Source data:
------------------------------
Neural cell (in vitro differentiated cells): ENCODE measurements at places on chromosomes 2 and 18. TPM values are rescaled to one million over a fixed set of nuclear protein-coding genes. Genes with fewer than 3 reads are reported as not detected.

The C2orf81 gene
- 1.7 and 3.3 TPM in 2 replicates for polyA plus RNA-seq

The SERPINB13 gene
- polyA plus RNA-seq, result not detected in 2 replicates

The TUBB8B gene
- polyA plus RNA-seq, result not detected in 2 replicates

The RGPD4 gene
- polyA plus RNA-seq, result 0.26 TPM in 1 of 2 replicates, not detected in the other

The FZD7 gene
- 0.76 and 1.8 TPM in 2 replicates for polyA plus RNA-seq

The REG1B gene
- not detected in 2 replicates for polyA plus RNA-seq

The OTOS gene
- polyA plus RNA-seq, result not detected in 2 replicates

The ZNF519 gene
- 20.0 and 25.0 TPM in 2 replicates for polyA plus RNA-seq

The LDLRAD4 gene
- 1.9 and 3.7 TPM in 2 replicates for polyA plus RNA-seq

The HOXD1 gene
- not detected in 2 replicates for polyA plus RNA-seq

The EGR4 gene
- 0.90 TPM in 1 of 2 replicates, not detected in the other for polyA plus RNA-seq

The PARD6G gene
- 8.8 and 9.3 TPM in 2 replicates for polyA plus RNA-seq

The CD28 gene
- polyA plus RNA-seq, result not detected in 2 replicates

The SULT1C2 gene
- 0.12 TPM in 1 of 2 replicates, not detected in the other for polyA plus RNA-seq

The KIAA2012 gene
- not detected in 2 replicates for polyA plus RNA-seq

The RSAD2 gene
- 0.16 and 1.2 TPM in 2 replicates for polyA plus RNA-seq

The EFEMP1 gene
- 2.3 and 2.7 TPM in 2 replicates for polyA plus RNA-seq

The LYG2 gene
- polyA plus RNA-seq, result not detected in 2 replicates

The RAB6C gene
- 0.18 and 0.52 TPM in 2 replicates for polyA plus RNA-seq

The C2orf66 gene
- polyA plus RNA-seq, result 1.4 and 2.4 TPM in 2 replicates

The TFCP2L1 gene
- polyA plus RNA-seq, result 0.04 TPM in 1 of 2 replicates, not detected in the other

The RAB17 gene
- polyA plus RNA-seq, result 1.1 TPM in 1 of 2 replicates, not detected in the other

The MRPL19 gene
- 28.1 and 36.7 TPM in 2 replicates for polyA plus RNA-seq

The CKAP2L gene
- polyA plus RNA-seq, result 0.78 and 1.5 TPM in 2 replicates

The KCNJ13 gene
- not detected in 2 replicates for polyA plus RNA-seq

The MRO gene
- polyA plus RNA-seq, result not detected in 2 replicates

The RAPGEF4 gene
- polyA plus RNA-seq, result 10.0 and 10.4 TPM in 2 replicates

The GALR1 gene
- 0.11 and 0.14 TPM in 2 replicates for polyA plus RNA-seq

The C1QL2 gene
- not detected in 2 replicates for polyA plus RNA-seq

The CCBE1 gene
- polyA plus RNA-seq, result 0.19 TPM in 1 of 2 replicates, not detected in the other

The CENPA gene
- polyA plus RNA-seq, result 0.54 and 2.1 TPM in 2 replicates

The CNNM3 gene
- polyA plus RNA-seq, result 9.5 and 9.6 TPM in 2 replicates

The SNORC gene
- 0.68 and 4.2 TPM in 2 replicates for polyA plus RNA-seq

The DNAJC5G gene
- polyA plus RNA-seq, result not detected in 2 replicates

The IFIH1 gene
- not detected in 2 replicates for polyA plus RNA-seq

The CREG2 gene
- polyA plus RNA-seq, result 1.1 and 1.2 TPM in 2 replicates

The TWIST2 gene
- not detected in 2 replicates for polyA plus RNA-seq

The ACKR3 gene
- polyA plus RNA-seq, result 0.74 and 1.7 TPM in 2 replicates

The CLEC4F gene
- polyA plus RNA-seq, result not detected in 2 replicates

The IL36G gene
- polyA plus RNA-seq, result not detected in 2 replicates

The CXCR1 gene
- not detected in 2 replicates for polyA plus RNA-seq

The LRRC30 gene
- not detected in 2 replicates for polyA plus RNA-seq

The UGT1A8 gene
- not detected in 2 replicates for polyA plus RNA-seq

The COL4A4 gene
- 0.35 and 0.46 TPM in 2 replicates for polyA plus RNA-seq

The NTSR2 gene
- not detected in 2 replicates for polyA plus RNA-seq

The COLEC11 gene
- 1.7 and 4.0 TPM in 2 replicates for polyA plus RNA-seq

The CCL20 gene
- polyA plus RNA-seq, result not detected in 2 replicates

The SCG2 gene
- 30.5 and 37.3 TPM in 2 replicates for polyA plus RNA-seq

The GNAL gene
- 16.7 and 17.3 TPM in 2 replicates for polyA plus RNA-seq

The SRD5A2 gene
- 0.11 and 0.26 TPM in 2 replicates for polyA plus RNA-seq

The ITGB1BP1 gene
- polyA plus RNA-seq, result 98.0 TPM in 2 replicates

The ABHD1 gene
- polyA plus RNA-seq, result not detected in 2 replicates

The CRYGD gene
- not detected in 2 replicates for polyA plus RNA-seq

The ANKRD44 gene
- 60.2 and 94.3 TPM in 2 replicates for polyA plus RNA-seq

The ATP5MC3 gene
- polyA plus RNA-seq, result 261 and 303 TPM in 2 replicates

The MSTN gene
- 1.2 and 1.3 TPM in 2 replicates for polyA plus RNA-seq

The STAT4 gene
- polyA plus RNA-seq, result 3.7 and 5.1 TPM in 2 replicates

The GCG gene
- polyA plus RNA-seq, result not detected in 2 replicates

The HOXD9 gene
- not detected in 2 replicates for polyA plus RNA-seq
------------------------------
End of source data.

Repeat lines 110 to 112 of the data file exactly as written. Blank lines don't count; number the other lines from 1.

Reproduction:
The ATP5MC3 gene
- polyA plus RNA-seq, result 261 and 303 TPM in 2 replicates

The MSTN gene